1969, Appearing live on The Lulu Show on UK TV, Jimi Hendrix was booked to perform two songs, “Voodoo Child,” which is performed in its entirety. Then, he stopped midway through the performance his new single “Hey Joe,” announcing, “We’d like to stop playing this rubbish and dedicate this song to The Cream.” The Experience then launched into a version of “Sunshine Of Your Love” as a tribute to the group who had split a few days earlier. Hendrix then proceeded to continuing jamming, running over their allocated time slot on the live show, preventing the show’s host Lulu from closing the show properly.
1970, Davy Jones quits the Monkees, following Peter Tork who left one year earlier.
1970, BJ Thomas started a four week run at number one on the singles chart with “Raindrops Keep Falling On My Head.” The song was featured in the film Butch Cassidy and the Sundance Kid.
1970, Working on the Get Back sessions at Studio Two of EMI Studios, London, three Beatles (Paul, George, and Ringo) record 16 takes of the George Harrison song “I Me Mine.” John Lennon was away in Denmark at the time. A decade later it became the title of George Harrison’s auto-biography.
1971, Hawkwind appears at the Eyes Club, Chelmsford, England.
1972, Two weeks of rehearsals for Pink Floyd’s Dark Side Of The Moon tour began at the Bermondsey in London, England. The venue was owned by The Rolling Stones.
1973, The Who tape an appearance on Russell Harty Plus at London Weekend Television Studios. After The Who mime (with live vocals) their way through their new single “Relay,” Pete Townshend “accidentally” tips over his speaker stack and the fun begins as Keith Moon and Pete, with some help from Roger Daltrey and John Entwistle, quickly take over the interview.
1973, Two thousand international fashion editors and experts voted Mick and Bianca Jagger two of the top dozen best-dressed men and women of 1972.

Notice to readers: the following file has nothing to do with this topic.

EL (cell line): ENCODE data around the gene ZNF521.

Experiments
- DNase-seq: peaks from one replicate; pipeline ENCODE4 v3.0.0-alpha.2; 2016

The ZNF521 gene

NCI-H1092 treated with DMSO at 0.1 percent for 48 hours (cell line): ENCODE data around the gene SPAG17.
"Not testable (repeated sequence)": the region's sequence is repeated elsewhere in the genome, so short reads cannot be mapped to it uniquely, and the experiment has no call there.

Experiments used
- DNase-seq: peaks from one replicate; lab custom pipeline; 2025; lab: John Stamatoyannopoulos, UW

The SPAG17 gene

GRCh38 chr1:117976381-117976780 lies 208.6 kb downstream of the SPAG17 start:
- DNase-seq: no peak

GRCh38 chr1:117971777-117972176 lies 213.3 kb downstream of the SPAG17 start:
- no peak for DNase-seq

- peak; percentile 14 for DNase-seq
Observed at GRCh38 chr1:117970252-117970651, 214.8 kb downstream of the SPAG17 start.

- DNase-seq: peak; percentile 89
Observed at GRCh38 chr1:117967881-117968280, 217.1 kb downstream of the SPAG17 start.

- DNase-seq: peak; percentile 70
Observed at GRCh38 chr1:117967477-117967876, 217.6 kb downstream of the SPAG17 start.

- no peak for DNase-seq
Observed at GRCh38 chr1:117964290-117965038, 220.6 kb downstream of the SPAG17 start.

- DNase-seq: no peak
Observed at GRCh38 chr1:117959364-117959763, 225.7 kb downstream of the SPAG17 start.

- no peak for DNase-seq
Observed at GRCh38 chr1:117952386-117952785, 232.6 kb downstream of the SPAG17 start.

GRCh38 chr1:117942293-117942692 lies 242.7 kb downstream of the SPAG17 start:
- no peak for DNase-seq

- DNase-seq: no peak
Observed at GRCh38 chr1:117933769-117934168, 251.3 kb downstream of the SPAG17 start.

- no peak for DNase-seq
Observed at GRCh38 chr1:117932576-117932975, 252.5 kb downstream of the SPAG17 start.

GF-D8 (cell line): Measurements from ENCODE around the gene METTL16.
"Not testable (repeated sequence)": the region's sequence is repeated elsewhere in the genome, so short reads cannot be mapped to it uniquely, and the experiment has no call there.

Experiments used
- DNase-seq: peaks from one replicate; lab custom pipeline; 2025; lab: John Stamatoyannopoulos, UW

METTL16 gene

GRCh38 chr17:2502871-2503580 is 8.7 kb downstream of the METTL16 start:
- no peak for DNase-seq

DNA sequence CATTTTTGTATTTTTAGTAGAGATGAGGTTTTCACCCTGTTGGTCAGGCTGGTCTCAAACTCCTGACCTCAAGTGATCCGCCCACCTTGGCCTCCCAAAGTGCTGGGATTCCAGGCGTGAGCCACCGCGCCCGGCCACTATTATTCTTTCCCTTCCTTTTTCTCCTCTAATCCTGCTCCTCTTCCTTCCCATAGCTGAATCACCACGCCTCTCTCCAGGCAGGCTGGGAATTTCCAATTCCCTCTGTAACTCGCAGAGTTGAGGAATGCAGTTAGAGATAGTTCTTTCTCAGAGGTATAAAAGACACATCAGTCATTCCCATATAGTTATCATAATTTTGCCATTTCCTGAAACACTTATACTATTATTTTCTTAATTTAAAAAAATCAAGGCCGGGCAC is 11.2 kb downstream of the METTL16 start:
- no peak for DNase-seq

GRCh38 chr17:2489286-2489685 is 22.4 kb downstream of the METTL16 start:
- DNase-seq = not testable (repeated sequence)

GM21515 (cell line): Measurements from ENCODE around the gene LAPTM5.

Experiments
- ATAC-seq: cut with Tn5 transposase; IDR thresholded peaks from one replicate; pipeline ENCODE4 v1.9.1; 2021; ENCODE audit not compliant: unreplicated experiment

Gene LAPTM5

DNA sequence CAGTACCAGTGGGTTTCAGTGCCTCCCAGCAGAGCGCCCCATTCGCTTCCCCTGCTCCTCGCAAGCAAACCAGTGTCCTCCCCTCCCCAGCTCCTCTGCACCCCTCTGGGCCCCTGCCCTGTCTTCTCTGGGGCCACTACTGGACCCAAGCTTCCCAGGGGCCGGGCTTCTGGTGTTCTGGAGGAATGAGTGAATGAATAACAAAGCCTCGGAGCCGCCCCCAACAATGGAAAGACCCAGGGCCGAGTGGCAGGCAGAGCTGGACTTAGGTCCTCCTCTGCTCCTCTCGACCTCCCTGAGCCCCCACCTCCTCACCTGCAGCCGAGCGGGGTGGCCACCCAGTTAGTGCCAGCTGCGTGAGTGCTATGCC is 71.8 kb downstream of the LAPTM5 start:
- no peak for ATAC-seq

1973, Bruce Springsteen played the first of a four-night run at The Main Point, Bryn Mawr, Pennsylvania, opening for the comedy rock duo Travis Shook & The Club Wow.
1974, Bob Dylan and The Band started a 39-date US tour, Dylan’s first live appearance for over 7 years. There were more than 5 million applications for the 660,000 tickets.
1976, Bob Dylan’s song “Hurricane” peaked at number 33 on the Billboard singles chart, helping to cause enough publicity to eventually get former boxer Rubin “Hurricane” Carter released from jail. The song promoted Carter’s innocence and a movie about Carter’s life, starring Denzel Washington, was released in 2000.
1976, The Bay City Rollers went to number one on the US singles chart with “Saturday Night.”
1977, Rush performed at Maple Leaf Gardens in Toronto.
1979, The Hype, later to be known as U2 appeared at McGonagils in Dublin, Ireland.
1980, American rhythm and blues singer Amos Milburn died aged 52. He was famous for his drinking songs including, “Let Me Go Home, Whiskey” and “One Scotch, One Bourbon, One Beer.”
1981, David Bowie made his final appearance as the Elephant Man in the Broadway show in New York City.
1987, Aretha Franklin became the first woman inducted into the Rock and Roll Hall of Fame.
2000, Luciano Pavarotti agreed to pay the Italian authorities £1.6 million ($2.72 million) after losing an appeal against tax evasion charges. It was reported that the singer was worth £300 million ($510 million) at the time.
2003, The February issue of Playboy publishes a fictional short story about The Who by Jim Shepard. It is “told” by John Entwistle and concerns the history of The Who. The story is later published in his Shepard’s collection Love and Hydrogen.
2014, Phil Everly, one half of the Everly Brothers, died of complications from lung disease aged 74, in California. In their heyday between 1957 and 1962, the Everly Brothers had 19 Top 40 hits, including “Bye Bye Love,” “Wake Up Little Susie,” and “All I Have to Do Is Dream.” They influenced acts such as The Beatles, The Beach Boys, and Simon & Garfunkel.
Born on January 3rd: George Martin (1926); Van Dyke Parks, songwriter, producer (1943); Stephen Stills (1945); John Paul Jones, Led Zeppelin (1946); Dave Dobbyn, New Zealand singer-songwriter, guitarist, producer (1957); Thomas Bangaltier, Daft Punk (1975)